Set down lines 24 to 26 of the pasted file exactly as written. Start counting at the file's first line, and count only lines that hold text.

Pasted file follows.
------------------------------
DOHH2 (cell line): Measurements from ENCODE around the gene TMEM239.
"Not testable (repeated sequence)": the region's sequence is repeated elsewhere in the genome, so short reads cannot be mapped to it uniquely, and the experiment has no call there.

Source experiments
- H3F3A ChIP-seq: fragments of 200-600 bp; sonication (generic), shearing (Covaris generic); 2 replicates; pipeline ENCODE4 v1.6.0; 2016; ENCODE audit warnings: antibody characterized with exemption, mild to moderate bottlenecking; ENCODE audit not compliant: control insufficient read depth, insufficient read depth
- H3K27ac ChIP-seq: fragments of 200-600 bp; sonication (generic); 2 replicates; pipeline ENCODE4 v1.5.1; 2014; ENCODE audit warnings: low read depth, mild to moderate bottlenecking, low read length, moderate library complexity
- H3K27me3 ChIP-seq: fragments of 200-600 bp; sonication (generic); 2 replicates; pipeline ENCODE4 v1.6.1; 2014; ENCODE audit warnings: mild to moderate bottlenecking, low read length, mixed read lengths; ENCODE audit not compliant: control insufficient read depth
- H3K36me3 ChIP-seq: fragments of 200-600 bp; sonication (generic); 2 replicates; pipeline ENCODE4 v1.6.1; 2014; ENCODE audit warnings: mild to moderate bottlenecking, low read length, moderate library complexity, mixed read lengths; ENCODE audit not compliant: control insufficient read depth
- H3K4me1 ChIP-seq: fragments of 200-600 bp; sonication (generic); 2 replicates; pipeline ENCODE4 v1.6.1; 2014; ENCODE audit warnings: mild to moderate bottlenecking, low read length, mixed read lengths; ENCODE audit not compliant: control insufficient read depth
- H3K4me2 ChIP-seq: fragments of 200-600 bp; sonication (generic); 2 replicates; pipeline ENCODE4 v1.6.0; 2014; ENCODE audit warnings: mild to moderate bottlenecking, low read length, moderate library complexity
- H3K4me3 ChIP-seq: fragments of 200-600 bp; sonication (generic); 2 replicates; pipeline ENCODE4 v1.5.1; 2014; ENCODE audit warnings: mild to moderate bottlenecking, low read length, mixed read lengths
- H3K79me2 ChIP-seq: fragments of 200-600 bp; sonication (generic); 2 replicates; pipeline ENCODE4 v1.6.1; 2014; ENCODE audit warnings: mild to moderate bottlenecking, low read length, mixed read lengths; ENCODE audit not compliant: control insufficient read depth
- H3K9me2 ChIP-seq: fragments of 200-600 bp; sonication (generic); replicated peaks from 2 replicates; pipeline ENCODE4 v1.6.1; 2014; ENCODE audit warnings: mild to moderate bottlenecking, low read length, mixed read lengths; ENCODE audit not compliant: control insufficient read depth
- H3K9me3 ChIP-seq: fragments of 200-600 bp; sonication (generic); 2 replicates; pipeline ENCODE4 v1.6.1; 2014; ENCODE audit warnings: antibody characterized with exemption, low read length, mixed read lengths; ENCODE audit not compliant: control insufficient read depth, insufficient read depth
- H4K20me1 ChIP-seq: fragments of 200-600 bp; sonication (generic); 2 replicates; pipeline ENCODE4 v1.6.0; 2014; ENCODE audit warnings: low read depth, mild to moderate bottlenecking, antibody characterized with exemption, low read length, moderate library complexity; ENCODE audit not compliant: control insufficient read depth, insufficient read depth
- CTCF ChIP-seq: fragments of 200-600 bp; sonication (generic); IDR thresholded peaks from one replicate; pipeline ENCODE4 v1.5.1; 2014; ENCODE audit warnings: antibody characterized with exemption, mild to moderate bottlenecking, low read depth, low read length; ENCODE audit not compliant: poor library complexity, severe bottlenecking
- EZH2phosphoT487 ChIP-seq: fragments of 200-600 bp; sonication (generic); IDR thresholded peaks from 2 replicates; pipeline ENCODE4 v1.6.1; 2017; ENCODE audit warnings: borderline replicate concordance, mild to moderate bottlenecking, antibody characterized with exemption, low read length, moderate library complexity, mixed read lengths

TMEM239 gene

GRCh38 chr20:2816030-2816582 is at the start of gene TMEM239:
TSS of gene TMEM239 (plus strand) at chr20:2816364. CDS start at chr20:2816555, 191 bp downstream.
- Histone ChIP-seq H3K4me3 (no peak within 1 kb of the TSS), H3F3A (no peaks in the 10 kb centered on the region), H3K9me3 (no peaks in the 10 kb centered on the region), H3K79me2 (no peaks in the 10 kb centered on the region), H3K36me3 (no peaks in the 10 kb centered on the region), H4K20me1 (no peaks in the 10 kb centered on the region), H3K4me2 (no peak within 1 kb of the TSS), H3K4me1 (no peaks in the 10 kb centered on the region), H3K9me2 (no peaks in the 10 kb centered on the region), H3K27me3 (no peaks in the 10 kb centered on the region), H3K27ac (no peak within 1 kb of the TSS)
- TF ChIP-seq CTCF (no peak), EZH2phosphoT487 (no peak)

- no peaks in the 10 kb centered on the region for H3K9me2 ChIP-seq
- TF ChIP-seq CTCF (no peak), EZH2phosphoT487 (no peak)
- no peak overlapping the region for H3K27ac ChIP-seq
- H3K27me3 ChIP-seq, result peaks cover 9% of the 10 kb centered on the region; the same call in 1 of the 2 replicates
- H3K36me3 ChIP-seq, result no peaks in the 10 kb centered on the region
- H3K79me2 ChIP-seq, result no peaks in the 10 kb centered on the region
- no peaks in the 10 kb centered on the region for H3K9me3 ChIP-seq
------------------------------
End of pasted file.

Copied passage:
- no peak overlapping the region for H3K27ac ChIP-seq
- H3K27me3 ChIP-seq, result peaks cover 9% of the 10 kb centered on the region; the same call in 1 of the 2 replicates
- H3K36me3 ChIP-seq, result no peaks in the 10 kb centered on the region